9/11 victims’ families react to death of al-Qaeda leader Ayman al-Zawahiri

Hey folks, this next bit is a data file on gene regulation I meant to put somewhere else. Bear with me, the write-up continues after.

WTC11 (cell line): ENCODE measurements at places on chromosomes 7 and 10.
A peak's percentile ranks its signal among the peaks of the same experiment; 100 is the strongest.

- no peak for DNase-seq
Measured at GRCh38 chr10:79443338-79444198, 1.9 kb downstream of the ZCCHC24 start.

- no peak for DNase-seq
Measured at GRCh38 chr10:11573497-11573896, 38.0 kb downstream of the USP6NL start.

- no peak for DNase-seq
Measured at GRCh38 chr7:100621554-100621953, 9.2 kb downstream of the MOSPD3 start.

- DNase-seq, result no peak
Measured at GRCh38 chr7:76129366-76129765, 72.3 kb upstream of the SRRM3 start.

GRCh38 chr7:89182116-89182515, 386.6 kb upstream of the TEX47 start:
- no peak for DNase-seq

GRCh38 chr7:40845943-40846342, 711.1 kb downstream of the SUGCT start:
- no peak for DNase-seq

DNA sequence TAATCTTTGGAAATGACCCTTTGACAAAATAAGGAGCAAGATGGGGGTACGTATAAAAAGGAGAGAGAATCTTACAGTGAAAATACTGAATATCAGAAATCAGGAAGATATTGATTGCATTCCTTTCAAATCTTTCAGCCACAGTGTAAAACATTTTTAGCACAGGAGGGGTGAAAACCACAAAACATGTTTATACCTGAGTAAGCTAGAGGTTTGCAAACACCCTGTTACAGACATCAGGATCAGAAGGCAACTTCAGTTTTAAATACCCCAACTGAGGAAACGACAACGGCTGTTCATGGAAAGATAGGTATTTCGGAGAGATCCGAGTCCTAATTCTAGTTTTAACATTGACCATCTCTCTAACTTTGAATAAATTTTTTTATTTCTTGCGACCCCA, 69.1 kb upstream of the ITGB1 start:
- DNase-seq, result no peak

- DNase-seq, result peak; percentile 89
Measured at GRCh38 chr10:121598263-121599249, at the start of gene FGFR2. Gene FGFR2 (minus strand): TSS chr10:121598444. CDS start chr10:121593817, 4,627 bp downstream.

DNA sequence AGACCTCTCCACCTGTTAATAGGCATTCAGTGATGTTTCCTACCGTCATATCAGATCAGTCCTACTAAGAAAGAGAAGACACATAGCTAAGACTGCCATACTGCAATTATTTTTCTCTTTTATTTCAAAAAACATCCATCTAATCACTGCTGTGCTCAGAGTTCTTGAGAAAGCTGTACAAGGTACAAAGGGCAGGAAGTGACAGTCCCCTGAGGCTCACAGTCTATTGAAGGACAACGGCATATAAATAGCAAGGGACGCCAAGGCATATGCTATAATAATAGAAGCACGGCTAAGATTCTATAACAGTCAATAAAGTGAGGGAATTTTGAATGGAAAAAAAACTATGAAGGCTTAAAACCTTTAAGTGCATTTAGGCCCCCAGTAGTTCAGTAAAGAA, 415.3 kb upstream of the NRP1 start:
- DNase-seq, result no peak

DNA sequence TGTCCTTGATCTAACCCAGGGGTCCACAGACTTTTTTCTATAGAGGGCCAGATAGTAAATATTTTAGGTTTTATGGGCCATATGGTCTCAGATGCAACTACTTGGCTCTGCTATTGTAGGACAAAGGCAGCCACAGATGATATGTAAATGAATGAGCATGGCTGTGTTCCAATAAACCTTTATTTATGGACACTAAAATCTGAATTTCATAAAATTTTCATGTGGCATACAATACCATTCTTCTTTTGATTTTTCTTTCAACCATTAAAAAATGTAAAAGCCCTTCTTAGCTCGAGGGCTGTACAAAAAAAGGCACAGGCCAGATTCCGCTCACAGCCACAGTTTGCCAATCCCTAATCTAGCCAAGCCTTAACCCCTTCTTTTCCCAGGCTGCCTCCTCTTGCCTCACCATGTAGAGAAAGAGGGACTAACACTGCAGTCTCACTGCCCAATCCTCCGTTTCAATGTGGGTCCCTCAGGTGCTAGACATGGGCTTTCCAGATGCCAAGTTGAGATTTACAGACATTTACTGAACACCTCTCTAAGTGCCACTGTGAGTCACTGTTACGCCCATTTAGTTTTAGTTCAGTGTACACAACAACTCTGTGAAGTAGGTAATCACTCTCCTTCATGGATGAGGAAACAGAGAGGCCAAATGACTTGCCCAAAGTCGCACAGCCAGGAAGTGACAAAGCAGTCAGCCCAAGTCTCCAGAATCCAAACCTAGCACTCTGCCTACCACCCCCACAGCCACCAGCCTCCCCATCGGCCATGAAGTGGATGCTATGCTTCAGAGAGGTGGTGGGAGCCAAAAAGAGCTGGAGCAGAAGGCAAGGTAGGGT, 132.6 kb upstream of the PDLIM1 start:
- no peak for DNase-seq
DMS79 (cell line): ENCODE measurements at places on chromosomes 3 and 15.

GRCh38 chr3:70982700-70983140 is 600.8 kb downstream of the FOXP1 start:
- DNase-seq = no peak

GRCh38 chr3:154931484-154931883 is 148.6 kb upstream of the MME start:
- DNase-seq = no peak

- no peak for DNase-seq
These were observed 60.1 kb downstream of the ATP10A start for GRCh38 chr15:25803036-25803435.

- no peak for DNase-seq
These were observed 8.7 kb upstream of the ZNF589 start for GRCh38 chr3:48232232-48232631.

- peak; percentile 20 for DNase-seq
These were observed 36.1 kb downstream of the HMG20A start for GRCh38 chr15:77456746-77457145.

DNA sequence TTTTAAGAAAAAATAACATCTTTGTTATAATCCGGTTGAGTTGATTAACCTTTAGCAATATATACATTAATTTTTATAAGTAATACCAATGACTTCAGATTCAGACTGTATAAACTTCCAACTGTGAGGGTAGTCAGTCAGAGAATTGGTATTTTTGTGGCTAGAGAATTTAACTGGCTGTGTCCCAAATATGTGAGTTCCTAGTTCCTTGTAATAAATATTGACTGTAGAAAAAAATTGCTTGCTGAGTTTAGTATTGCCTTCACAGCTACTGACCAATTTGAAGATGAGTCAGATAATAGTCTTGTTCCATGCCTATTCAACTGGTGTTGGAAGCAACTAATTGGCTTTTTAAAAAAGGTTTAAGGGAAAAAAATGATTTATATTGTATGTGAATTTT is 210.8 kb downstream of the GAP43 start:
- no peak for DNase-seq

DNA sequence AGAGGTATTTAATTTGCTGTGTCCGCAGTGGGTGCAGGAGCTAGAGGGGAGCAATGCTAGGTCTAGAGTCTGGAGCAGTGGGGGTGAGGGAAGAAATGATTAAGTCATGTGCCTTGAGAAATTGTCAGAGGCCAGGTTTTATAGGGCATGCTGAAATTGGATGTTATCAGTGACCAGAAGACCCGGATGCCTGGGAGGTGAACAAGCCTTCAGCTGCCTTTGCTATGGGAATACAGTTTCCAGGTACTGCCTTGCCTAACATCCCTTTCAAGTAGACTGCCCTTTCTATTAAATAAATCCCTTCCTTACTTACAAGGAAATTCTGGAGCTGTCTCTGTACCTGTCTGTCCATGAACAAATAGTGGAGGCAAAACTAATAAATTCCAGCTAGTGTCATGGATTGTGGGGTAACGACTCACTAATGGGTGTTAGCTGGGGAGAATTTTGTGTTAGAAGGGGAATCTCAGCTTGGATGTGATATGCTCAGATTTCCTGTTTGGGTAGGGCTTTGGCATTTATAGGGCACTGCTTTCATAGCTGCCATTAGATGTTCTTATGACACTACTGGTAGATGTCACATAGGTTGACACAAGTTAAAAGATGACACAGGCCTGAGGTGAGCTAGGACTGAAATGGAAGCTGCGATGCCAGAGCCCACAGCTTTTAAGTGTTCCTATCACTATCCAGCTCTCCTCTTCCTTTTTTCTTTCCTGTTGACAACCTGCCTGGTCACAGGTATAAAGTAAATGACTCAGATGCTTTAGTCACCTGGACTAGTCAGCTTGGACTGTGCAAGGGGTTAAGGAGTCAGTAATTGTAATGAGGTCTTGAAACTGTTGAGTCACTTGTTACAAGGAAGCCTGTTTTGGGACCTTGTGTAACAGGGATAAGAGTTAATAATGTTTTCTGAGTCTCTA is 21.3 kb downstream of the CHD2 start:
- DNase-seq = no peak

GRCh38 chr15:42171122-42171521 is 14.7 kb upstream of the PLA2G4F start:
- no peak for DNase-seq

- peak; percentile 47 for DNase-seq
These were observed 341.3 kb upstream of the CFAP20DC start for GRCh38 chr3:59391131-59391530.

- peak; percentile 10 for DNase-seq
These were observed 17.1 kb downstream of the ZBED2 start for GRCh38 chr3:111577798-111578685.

A U.S. drone strike killed Al-Qaeda leader Ayman al-Zawahri, who is long believed to be the man behind the plan for the Sept. 11 terrorist attacks on the U.S. that killed almost 3,000 people, took down the twin towers and damaged the Pentagon. National Chair of 9/11 Families United, Terry Strada, whose husband was killed in the Sept. 11 attacks, spoke with "Morning Rush" host Rob Nelson about how families members linked to the attacks are reacting to al-Zawahri's death.NEWSY'S ROB NELSON: Terry, you were with us last week as well, thanks for coming back. We really do appreciate it. This is obviously personal to you, for a number of of reasons. Talk about when this headline broke last night and if you watched the president's address to the nation yesterday evening, what was your gut reaction? TERRY STRADA: You know, it should be a very good thing, right? It's a positive thing to have this type evil removed from the planet, removed from our lives, removed from Al-Qaeda. Getting somebody of that level, you know, he's the one that's been in charge since Osama bin Laden was taken out, and having him removed is a very good, positive step forward in accountability for Sept. 11, but it's not full accountability yet.NELSON: What would full accountability look like to you? STRADA: President Biden is well aware that the 9/11 families and myself have been asking to meet with him since he took office, since the 20th anniversary, since he planned his trip to go over to the Kingdom of Saudi Arabia. 9/11 accountability for us is going after the pay masters and holding the kingdom accountable for the role they played in financing the attacks and the logistical support that they gave to the 19 hijackers. The financiers are still running around free as a bird. They are getting met by fist bumps by the president and they're getting hosted at golf clubs by the former president. If we are going to really have full accountability for the horrendous murders that took place on Sept. 11, we need to go after the source of the funding, and that all came from the Kingdom of Saudi Arabia. NELSON: I'm so glad you brought that up because that's really the main question I wanted to ask you, because, as you just said, you had Biden's trip to Saudi Arabia, you have the now-infamous fist bump, you have former President Trump hosting the Saudi-backed golf tournament at his facility in New Jersey and then gave a statement saying we've never gotten to the bottom of 9/11. So, you have all of that, but then you have this news yesterday that basically Osama bin Laden's deputy, his No. 2 who helped oversee 9/11, was killed in what apparently was an amazingly precise strike. It is a mixed message in a lot of ways. How do you reconcile, just the last few weeks in this country, the news we've gotten about our relationship to this country that was behind this horrific attack and one of the darkest days this country has ever seen. STRADA: Right. So it's been a roller coaster of emotions because former President Trump has I can't really say it on TV but he's acted horribly toward the families and his comments were horrendous that we've never gotten to the bottom of that. We met with him in the White House to discuss the FBI reports that are all about the investigations into the kingdom so he's well aware of what he knew then and what we've been trying to have this current president now deal with because the evidence has come out. These reports have been declassified at the order of President Biden. Again, that's a step forward in the right direction, but it won't mean anything if you just release documents but then you don't go hold financiers accountable, the very country that all of these documents are showing, confirming that their state-funded institutions, that their agents, that their banks, that their charity system, that their wealthy Saudi nationals and their agents they sent over here to the United States to set up support network. All of that evidence now has been declassified to the greatest extent possible. And we know so much. But now to the president's obligation is to deal with the kingdom. The fist bump was a slap in the face and we need him to do better. We need him to speak with us and work all of this out. NELSON: We're almost 21 years out from the attack and in light of this news, it now appears that all of the principal organizers and leaders of 9/11 have been killed or or have been have been captured. And I'm curious we all remember that moment when President Obama announced that bin Laden was dead. That was a face and a name that everyone knew; it seemed to be such a victory for the country. Fast-forward a decade, now we have this news of bin Laden's deputy being killed. But I'm wondering, on a personal level, is it comfort? Is it closure? Because

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